Saving structs with NSValue

3 Aug

Janie details her efforts persisting data to disk.

Something crept into my mind while reading her post; this seems like a case that NSValue could address well.

NSCoding and NSDictionary are good ways to persist values to disk. But if you have a small struct that you don’t expect to change the definition of, NSValue might be the right tool for the job. NSValue conforms to NSCoding, or, more precisely, NSSecureCoding. That means you can use NSKeyedArchiver to save any NSValue to disk however you like.

NSValue has some nice connivence methods that allow you to easily deal with rects, sizes, and points. To get a value representing a rect that you can save to disk is just one line:

NSValue *aValue = [NSValue valueWithRect:someRect];

This is handy, but NSValue‘s real power starts to show when we look at [NSValue valueWithBytes:objCType:]. Don’t let the objCType name fool you, this method works with C types too. With this method we can convert C types, like structs, to NSValue objects for easy archiving.

Armed with this knowledge, lets see how we might use NSValue to address Janie’s coordinate issue.

typedef struct {
    double x;
    double y;
    double z;
} Coordinate;

@implementation NSValue (Coordinate)
+ (NSValue *)valueWithCoordinate:(Coordinate)coord {
    return [NSValue valueWithBytes:&coord objCType:@encode(Coordinate)];
}

- (Coordinate)coordinateValue {
    Coordinate coord;
    [self getValue:&coord];
    return coord;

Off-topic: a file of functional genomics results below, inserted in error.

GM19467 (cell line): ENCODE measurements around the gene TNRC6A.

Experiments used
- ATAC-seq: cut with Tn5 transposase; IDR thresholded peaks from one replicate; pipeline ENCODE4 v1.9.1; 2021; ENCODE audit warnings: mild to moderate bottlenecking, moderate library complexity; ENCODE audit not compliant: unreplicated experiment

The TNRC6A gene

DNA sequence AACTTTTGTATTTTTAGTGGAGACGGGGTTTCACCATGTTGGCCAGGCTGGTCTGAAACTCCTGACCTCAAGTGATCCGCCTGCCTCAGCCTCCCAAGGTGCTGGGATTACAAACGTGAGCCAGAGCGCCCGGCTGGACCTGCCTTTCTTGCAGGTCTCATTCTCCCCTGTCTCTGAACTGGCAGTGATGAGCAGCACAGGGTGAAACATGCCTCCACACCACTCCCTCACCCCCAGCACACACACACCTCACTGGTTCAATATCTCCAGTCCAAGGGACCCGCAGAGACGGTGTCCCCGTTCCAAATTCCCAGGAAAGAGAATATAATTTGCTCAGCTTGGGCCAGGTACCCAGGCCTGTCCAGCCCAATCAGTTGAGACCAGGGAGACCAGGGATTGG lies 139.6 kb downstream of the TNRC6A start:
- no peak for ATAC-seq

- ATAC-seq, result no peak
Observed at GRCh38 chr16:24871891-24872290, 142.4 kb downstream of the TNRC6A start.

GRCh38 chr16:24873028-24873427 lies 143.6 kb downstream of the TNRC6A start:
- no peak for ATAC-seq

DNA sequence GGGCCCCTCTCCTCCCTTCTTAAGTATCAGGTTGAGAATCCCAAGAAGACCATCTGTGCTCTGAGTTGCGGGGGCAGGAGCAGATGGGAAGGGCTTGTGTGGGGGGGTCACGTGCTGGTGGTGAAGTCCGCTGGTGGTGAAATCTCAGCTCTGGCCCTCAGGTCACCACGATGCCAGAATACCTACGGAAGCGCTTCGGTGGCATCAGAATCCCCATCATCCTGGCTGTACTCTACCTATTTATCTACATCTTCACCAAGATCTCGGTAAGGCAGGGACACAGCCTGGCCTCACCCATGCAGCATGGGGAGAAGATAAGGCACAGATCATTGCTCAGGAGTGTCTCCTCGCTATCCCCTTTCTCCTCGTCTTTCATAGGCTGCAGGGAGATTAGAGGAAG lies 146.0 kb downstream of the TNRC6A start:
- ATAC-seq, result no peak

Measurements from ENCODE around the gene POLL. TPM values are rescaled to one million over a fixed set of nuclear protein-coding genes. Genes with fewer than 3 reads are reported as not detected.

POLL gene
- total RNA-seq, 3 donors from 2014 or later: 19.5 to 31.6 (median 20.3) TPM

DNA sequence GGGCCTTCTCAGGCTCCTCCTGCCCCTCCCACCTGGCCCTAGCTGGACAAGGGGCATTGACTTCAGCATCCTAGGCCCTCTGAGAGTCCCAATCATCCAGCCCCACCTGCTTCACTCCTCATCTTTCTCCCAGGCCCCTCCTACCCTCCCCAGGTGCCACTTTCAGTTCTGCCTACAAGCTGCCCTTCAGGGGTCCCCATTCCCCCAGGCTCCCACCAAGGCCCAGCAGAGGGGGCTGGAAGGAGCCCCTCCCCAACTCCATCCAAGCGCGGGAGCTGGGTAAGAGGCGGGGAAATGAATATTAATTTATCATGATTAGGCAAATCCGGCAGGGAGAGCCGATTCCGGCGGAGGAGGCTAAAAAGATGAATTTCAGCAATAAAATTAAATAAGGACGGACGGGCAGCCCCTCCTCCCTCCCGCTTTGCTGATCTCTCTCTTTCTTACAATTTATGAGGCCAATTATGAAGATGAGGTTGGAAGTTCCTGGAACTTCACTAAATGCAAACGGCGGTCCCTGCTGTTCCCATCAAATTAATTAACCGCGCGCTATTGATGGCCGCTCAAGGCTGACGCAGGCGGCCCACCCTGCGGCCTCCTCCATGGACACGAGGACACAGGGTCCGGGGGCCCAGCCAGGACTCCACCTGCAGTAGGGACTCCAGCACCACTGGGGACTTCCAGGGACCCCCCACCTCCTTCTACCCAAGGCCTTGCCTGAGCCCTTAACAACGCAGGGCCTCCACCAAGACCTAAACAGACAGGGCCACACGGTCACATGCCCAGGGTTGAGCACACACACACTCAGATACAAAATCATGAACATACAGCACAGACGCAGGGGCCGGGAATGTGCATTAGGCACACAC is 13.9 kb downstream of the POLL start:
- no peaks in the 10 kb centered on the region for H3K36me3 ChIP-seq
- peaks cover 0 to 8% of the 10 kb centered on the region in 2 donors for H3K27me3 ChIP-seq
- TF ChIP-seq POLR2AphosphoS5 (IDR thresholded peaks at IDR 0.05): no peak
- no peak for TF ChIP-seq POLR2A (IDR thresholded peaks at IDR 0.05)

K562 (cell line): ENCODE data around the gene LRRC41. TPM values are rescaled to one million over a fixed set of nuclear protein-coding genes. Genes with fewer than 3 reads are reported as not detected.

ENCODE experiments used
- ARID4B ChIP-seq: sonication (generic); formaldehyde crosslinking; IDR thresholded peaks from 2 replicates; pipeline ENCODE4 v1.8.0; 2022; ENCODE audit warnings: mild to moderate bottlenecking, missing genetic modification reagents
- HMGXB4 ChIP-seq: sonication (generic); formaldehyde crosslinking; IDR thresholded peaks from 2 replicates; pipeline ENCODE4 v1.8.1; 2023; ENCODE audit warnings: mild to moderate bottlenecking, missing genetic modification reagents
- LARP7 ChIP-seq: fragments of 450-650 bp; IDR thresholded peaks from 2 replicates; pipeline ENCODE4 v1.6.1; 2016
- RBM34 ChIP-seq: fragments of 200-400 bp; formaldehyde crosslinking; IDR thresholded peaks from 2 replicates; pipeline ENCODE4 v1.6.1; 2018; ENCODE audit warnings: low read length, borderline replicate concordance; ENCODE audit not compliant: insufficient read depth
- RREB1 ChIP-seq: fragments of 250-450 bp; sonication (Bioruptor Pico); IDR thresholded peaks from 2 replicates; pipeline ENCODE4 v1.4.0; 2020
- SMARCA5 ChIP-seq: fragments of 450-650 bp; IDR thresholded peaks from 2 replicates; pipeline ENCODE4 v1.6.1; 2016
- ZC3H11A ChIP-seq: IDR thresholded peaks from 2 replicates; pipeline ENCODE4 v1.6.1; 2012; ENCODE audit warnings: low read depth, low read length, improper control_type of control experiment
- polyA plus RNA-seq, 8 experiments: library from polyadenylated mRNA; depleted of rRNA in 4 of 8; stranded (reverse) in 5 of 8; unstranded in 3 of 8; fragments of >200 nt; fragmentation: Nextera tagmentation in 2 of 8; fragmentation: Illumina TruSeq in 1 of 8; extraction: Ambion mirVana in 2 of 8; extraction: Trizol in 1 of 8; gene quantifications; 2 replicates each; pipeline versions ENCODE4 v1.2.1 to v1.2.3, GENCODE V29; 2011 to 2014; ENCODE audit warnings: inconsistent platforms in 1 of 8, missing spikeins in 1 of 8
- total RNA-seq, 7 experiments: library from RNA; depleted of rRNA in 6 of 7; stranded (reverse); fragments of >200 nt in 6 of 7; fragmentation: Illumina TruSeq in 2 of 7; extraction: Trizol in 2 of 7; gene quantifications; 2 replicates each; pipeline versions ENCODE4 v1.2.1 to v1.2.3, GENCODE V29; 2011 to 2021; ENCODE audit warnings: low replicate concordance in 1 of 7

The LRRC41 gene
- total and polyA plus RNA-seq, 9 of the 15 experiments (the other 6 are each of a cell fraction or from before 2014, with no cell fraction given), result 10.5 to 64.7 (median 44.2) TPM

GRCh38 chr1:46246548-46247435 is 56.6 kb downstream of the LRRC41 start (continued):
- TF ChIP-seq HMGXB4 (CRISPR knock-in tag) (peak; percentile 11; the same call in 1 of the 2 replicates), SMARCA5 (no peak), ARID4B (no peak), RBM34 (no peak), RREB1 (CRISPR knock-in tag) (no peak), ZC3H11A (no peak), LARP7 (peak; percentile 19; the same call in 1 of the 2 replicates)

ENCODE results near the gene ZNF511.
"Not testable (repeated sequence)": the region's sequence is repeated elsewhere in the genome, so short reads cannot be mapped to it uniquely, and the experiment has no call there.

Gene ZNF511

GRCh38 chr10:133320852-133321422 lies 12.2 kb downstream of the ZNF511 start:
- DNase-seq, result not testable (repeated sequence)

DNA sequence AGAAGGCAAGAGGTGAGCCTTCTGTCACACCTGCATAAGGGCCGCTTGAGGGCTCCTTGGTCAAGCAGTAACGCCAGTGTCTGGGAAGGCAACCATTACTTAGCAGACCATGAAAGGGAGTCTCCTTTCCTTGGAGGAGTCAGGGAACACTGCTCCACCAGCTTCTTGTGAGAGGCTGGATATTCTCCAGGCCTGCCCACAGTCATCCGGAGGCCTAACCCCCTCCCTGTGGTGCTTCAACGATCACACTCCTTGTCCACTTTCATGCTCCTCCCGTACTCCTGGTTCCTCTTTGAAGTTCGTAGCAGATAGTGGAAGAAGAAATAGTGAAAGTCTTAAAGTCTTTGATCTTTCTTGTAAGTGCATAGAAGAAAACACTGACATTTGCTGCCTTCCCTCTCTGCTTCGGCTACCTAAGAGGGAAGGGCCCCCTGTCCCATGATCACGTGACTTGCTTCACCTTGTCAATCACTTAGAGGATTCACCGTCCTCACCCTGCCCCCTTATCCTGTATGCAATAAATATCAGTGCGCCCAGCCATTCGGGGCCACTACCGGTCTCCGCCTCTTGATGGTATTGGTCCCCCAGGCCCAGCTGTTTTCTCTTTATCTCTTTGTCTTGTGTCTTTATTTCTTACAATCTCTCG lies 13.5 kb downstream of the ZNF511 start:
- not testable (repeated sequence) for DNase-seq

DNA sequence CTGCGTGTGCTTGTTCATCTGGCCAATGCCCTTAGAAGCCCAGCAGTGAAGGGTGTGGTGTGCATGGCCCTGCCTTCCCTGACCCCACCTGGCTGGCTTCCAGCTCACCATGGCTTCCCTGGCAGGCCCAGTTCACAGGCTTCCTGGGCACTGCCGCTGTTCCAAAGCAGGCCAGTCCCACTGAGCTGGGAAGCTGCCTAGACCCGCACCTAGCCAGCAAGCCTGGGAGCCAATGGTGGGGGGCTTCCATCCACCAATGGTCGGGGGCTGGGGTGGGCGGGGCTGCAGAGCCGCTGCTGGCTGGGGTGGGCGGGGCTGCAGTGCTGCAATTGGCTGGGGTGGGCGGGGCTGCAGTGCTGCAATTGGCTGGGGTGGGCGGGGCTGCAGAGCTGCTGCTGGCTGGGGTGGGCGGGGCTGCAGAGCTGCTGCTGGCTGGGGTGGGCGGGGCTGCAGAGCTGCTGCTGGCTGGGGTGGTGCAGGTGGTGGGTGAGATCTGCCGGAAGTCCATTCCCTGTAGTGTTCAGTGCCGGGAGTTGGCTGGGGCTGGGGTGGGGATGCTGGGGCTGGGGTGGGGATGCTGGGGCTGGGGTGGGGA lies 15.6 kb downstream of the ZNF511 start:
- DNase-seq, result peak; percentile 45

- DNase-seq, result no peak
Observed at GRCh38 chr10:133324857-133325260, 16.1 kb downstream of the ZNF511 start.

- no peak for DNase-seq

}
@end

That small category allows us to work with Coordinates as NSValues real easily.

Coordinate coord;
coord.x = 1.1;
coord.y = 2.2;
coord.z = 3.3;
NSValue *coordValue = [NSValue valueWithCoordinate:coord];

And to get the Coordinate back out of the value is just one line:

Coordinate coord2 = [coordValue coordinateValue];

That’s all there is to it.

There is one gotcha though. As I said earlier, this is really only a good solution if you’re relatively certain that your struct’s definition won’t change over the life of your app. This is because NSValue doesn’t have any knowledge of the data you save into it. It treats the data as just a blob of bytes. So, if we decided that we really only need x and y so we delete z, we would break our app.

I would argue that a coordinate struct is very unlikely to change, and that if it did change significatly we might be better suited by creating a whole new struct anyway. Say, Coordinate2D vs the original Coordinate struct.

So, if you’re thinking about archiving a struct, consider NSValue, it might be just the tool you’re looking for.